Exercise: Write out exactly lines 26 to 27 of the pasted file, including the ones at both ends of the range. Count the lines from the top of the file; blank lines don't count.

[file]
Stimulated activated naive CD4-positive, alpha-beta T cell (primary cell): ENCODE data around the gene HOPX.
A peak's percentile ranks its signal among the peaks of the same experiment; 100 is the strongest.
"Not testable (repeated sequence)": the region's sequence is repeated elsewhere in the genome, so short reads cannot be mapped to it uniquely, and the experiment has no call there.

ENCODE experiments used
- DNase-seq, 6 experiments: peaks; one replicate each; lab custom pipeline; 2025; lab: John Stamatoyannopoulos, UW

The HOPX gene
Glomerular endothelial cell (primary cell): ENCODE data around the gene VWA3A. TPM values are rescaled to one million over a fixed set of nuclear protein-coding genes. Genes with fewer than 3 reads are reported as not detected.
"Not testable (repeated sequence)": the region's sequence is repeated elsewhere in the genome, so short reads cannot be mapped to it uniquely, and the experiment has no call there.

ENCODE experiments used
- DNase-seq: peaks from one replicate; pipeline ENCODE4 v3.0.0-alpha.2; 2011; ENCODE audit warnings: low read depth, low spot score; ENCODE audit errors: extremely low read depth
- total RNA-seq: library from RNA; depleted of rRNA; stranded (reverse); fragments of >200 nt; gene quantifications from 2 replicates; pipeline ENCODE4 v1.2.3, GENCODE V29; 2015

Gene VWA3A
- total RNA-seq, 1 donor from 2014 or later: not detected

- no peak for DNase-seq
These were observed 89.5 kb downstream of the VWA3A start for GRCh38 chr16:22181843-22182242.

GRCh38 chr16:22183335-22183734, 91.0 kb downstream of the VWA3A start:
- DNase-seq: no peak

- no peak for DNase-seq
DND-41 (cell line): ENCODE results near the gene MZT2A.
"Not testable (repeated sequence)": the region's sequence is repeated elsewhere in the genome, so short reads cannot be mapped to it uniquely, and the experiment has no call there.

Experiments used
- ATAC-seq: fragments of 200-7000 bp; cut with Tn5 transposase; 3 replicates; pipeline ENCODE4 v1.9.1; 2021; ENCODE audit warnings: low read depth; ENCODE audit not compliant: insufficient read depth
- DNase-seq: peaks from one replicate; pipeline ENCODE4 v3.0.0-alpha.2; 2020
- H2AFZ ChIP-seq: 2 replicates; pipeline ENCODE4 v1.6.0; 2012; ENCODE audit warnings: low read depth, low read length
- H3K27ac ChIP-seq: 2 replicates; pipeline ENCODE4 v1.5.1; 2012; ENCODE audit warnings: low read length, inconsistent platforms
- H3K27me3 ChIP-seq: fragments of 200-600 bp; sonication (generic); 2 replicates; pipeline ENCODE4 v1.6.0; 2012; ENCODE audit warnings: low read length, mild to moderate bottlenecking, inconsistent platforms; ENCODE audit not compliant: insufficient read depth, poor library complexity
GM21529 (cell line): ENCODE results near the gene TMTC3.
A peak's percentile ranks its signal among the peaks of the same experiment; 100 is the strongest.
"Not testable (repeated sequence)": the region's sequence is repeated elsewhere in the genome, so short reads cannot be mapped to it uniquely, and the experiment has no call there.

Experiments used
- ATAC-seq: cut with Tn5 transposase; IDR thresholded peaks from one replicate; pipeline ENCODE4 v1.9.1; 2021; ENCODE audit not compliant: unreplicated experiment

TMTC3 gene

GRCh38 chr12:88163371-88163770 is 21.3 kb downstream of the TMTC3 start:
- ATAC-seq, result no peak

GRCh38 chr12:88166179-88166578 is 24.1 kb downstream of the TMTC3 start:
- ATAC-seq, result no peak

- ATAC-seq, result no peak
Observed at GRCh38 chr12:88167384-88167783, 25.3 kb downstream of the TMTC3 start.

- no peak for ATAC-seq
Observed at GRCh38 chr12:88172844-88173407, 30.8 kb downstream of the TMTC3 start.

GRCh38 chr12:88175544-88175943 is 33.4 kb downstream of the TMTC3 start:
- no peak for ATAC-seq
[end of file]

- H3K27me3 ChIP-seq: fragments of 200-600 bp; sonication (generic); 2 replicates; pipeline ENCODE4 v1.6.0; 2012; ENCODE audit warnings: low read length, mild to moderate bottlenecking, inconsistent platforms; ENCODE audit not compliant: insufficient read depth, poor library complexity
GM21529 (cell line): ENCODE results near the gene TMTC3.